HRP-2 Promet humanoid robot
The humanoid robot HRP-2 Promet is able to autonomously figure out a way to move heavy objects if the programmed strategies don't work Getty Images

Robotics scientists from the University of Tokyo have shown that when a robot is given a heavy object and commanded to move it, its brain figures out what to do the same way humans do.

The humanoid robot HRP-2 Promet is a research robot originally designed by Kawada Industries, which is now being used by Japanese government-sponsored research programmes to build a next-generation industrial robot that can build and construct objects to help humans out.

One common task on a construction site is moving building materials around, and the researchers wanted to see if they could programme a robot to understand enough about friction so that it could shove a heavy object.

If you have ever tried to move a heavy box, crate or wardrobe, you will know that there are different postures you can take to move it, whether it is putting your shoulder into it, turning sideways and shoving it with your hip, or leaning against it with your back and shoving with your legs.

HRP-2 Promet humanoid robot by Kawada Industries
The HRP-2 Promet humanoid robot demonstrating martial arts Reuters

The researchers from the Jouhou System Kougaku Laboratory at the University of Tokyo showed that the HRP-2 analyses the heavy object and then pre-computes several different pushing postures that exert increasing amounts of force.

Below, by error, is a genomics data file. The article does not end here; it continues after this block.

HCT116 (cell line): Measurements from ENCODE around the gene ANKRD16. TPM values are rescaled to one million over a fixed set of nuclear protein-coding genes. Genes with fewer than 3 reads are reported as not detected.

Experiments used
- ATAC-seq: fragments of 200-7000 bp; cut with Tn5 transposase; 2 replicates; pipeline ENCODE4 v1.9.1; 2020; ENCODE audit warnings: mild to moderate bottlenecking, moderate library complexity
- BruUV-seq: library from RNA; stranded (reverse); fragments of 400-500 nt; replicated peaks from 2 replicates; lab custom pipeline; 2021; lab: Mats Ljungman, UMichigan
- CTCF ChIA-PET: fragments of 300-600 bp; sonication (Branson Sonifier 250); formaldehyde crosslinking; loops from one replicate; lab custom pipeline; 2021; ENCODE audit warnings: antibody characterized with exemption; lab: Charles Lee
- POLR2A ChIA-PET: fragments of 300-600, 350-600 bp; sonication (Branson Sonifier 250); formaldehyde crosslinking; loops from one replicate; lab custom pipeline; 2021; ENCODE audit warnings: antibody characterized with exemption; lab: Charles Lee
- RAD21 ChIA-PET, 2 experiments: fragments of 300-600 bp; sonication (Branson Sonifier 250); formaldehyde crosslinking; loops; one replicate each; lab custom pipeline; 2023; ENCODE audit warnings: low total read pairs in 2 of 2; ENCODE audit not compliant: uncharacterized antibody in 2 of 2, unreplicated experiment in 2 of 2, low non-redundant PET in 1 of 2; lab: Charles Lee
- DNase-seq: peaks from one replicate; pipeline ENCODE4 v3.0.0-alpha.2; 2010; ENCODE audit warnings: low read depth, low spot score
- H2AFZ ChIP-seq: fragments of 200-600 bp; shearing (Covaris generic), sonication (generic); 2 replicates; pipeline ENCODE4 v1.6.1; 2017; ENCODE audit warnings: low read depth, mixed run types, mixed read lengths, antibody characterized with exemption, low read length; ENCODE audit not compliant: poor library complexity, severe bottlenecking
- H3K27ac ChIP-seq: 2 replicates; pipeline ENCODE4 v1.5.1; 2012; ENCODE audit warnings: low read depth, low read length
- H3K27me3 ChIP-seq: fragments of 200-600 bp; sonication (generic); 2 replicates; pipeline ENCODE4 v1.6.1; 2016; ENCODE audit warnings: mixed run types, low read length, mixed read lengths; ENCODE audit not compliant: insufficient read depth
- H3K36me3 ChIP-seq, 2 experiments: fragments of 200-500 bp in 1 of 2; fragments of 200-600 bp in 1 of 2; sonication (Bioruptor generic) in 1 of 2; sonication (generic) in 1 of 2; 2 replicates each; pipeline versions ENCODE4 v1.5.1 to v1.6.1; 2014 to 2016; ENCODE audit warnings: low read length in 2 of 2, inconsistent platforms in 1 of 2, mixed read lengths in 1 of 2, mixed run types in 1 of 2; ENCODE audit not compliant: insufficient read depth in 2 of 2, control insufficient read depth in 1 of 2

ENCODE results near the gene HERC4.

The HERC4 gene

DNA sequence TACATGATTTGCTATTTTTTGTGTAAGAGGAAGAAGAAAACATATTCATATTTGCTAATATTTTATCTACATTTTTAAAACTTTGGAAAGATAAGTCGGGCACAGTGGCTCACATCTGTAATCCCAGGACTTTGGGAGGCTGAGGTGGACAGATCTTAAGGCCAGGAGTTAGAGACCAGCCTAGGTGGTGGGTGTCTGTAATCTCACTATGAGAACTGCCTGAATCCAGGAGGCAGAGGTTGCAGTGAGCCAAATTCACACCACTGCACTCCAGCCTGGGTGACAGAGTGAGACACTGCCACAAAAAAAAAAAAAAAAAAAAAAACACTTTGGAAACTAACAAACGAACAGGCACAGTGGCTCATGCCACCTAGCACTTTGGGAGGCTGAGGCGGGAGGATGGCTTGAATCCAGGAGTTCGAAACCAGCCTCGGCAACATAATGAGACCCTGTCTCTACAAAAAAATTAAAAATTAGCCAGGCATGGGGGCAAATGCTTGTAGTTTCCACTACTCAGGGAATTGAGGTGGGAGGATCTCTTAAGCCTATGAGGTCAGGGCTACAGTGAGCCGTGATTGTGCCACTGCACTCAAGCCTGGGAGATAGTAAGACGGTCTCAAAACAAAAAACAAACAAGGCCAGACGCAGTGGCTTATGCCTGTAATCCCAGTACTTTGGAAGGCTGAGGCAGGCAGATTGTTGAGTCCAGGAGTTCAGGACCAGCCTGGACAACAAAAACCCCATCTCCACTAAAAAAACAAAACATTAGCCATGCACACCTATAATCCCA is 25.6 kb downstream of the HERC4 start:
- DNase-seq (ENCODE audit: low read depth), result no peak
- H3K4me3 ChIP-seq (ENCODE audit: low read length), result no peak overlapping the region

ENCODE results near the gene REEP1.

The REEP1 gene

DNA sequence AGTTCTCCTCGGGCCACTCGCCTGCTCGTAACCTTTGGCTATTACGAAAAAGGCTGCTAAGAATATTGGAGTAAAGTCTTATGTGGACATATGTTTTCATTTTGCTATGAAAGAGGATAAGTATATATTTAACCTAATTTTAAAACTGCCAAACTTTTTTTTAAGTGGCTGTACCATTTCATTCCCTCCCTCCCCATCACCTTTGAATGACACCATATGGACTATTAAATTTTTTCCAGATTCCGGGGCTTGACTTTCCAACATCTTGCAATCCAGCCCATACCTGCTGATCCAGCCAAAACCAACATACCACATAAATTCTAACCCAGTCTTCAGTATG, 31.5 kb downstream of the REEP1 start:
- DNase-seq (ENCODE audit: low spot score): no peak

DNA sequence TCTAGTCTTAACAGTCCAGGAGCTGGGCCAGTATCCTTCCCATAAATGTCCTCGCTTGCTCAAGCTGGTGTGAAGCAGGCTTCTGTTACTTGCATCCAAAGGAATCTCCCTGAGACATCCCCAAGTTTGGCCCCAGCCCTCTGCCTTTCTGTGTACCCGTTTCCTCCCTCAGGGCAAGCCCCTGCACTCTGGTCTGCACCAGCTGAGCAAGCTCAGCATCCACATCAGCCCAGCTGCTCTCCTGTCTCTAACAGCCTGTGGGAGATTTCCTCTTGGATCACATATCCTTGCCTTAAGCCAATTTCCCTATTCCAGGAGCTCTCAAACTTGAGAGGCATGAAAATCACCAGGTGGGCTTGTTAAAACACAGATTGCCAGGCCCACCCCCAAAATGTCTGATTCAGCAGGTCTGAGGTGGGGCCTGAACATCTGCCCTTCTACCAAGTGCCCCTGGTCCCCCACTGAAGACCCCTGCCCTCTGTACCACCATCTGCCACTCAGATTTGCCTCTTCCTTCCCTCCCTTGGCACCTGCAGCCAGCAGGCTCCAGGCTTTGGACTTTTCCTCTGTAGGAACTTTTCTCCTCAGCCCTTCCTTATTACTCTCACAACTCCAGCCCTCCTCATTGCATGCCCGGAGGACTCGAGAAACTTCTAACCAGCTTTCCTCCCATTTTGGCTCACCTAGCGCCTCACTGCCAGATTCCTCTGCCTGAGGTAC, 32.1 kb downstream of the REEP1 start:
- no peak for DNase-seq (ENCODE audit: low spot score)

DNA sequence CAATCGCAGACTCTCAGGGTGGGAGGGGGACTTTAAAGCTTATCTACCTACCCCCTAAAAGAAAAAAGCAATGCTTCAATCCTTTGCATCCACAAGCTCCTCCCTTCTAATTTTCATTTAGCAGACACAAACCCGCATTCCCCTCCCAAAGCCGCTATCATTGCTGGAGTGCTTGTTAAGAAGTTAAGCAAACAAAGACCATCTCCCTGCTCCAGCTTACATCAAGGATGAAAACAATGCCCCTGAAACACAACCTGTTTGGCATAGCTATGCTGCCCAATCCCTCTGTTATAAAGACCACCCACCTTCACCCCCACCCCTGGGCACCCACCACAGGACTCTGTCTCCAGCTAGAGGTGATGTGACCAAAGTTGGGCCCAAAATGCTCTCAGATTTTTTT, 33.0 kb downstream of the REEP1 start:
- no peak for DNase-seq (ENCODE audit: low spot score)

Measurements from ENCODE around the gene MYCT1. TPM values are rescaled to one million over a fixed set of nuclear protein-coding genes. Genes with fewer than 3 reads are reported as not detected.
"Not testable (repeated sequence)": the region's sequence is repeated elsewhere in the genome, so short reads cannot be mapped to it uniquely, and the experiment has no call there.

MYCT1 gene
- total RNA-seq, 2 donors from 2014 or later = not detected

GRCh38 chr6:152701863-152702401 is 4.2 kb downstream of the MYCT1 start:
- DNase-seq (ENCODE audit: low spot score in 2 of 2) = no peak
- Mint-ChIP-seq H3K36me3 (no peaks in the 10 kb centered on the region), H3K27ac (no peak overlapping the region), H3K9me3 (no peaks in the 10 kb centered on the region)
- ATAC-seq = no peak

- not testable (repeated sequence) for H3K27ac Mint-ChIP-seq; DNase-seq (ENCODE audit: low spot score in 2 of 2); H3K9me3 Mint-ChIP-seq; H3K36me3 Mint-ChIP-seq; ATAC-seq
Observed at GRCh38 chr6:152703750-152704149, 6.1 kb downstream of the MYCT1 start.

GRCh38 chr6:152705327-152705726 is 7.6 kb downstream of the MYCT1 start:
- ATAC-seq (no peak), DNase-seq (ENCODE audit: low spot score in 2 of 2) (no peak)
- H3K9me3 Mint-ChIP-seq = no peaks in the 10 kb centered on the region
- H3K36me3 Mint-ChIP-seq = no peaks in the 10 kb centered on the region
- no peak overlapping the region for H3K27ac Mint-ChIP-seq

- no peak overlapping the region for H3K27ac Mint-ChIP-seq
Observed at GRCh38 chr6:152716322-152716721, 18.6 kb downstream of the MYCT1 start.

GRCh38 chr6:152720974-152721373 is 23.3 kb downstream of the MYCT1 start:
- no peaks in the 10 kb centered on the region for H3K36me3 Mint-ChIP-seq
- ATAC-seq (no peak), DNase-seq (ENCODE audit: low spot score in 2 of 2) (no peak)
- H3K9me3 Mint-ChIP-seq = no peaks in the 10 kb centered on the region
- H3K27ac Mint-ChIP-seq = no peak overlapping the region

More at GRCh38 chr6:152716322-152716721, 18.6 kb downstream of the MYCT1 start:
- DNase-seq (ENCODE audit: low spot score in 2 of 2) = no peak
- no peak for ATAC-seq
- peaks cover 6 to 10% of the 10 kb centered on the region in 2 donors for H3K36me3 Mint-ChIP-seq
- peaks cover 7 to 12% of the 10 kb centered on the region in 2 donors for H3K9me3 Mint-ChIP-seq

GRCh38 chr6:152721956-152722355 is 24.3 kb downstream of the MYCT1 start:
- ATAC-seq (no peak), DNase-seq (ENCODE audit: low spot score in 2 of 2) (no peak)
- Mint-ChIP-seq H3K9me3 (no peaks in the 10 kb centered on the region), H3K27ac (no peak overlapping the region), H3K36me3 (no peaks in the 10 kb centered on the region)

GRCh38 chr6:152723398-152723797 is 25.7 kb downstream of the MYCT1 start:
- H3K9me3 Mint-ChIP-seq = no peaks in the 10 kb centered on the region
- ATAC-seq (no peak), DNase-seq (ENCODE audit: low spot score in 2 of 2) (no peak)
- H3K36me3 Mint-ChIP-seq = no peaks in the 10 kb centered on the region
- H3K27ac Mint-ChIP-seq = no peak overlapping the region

It tries each posture, and if the object still does not move, it autonomously tries to figure out different poses until it finds one that moves the object.

The robot also prevents itself from falling over while moving the heavy object by modifying its footsteps to be smaller or bigger, and it is able to tilt its body to varying degrees and turn its limbs together to fit a particular strategy.

The paper, entitled "Whole-Body Pushing Manipulation With Contact Posture Planning of Large and Heavy Object for Humanoid Robot", was presented by Masaki Murooka, Shunichi Nozawa, Yohei Kakiuchi, Kei Okada, and Masayuki Inaba from the University of Tokyo at ICRA 2015 conference in Seattle at the end of May.